babas on Cannon,
babas on Meeting
Downtown. 11 Cannon St. (843) 284-6260
Serving Breakfast, Lunch and Dinner (Tues.-Sun.) 

Babas on Cannon is one of those places that truly does everything well, even more impressive when you glance at its expansive daily menu. There’s strong espresso, baked treats, avocado toast, salads and sandwiches during the day, followed by small bites and aperitifs later at night. Nearly everything is house-made — from peanut milk to banana bread topped with flakey sea salt — and the ingredients are always local.

Want to get in and out in a jiffy? Babas has its own app for easy online ordering. If you’re staying awhile, you’ll find it to be the type of place where the employees want to know your name and remember your order. Babas’ ability to maintain that comfortable neighborhood vibe while keeping customers’ safety front of mind is truly a work of art. With a welcoming space and the food to match, Babas on Cannon delivers on its promise to mimic an old world European cafe. —Parker Milner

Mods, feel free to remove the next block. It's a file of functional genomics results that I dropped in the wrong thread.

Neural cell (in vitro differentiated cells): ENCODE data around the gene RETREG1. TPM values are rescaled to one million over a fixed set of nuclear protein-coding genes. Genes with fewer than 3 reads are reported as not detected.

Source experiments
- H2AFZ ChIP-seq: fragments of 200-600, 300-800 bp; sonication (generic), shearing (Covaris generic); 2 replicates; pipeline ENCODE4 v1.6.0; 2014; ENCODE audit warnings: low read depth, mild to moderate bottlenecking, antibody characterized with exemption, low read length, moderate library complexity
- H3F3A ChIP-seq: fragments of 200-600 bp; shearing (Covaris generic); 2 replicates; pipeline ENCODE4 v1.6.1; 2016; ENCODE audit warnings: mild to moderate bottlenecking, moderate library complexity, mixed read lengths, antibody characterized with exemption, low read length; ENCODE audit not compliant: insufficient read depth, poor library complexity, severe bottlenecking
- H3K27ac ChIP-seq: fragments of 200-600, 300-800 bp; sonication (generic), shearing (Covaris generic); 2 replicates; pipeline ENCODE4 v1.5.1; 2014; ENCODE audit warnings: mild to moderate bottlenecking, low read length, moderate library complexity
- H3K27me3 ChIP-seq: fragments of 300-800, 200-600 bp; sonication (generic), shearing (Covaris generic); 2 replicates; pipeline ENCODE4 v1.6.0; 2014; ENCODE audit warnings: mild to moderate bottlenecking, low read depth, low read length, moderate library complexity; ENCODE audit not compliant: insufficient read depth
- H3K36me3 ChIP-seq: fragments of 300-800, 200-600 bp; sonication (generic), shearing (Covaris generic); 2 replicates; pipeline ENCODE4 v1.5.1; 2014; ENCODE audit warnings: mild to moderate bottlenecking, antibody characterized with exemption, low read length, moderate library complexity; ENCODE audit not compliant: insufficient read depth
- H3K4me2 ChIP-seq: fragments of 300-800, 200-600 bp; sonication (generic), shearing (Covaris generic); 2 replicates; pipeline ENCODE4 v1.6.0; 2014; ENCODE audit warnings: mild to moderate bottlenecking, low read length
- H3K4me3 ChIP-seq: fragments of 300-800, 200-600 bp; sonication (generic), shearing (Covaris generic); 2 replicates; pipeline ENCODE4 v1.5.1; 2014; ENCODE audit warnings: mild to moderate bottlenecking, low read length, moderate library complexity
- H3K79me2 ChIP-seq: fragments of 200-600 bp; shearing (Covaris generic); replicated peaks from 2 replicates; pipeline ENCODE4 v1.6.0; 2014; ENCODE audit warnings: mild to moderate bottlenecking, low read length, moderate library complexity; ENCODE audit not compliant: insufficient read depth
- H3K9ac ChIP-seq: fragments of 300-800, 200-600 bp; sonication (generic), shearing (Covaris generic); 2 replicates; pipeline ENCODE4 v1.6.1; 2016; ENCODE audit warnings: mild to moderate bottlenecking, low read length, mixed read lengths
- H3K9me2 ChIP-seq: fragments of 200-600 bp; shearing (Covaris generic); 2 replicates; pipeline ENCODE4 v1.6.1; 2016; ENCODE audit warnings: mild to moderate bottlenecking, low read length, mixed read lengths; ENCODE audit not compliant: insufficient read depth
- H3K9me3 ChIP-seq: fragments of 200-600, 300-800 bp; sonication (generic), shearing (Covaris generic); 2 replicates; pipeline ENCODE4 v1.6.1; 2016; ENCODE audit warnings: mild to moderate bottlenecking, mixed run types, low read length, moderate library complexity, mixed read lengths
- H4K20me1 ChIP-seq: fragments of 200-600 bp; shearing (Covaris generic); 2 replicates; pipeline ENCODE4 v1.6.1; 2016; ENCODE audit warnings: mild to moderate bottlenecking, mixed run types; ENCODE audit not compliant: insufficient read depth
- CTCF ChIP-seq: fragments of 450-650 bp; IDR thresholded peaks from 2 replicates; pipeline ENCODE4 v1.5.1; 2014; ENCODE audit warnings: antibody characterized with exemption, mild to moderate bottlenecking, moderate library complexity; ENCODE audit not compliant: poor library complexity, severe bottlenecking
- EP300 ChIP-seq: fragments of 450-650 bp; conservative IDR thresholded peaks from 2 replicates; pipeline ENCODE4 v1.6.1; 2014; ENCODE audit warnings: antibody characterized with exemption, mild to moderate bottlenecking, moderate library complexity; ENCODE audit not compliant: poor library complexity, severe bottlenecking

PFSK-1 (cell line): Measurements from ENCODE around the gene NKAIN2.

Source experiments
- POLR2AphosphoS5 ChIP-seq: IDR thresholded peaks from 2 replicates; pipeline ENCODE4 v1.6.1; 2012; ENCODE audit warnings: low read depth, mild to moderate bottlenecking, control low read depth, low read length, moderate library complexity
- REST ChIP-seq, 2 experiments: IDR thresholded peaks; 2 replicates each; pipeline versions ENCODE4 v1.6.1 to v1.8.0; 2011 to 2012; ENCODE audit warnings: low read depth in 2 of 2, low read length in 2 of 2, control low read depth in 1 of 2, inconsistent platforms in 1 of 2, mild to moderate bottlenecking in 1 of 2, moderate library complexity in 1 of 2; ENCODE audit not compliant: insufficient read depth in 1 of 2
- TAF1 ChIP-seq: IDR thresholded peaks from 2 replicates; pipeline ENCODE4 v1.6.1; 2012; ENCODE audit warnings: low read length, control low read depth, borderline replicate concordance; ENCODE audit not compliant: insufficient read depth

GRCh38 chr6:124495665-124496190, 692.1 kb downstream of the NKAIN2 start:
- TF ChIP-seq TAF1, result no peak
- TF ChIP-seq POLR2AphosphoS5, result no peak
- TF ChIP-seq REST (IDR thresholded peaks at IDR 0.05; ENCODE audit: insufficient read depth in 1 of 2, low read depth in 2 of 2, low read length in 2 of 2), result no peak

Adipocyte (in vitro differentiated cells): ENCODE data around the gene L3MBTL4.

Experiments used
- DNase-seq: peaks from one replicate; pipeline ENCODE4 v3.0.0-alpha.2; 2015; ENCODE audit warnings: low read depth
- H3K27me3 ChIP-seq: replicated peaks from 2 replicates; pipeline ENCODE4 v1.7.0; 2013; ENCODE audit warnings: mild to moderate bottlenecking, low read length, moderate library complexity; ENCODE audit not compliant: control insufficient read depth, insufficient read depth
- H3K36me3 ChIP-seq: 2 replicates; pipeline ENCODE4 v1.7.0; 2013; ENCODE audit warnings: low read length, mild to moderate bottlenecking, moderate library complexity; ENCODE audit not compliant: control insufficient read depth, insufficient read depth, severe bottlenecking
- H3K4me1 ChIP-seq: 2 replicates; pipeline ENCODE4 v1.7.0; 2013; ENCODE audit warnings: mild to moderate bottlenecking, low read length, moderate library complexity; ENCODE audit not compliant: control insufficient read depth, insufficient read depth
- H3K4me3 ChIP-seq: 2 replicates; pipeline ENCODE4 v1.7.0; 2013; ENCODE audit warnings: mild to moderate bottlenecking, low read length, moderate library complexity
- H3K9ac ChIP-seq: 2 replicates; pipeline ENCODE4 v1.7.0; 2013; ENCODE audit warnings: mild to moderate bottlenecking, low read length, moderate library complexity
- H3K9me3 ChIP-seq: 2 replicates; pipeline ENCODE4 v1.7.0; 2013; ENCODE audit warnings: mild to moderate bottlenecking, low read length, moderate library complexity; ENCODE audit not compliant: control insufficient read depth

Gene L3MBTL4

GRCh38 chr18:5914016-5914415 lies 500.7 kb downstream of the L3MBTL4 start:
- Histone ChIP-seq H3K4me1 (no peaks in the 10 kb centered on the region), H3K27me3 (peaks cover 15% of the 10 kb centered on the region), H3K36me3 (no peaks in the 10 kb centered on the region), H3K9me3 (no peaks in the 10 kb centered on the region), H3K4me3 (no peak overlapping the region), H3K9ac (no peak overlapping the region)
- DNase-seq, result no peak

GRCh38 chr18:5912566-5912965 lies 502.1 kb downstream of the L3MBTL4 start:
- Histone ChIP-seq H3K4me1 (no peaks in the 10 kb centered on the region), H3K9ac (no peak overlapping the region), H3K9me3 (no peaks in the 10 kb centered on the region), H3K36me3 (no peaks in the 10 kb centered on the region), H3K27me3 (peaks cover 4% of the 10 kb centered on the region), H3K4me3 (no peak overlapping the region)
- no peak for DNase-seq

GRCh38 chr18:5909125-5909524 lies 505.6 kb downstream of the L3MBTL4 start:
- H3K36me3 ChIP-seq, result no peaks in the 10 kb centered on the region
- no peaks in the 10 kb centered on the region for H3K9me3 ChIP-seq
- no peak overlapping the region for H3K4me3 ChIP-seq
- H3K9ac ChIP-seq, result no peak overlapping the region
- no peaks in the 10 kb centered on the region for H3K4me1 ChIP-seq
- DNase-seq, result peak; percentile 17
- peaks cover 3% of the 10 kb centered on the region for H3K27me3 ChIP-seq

Mount Pleasant. 976 Houston Northcutt Blvd.
(843) 884-6969
Serving Lunch (Tues.-Fri.), Dinner (Tues.–Sat.)

For more than a dozen years, Mount Pleasant’s Bacco has successfully pulled off the idea of that fabled “neighborhood Italian place” you hear about in other cities: small, friendly service with straightforward Southern Italian food that creates regulars out of customers. Start your meal with the fire-roasted olives, warm multi-varietal and multi-textured olives straight out of the wood burning oven. The insalata di polpo, tender braised and grilled octopus, is a highlight of the antipasti.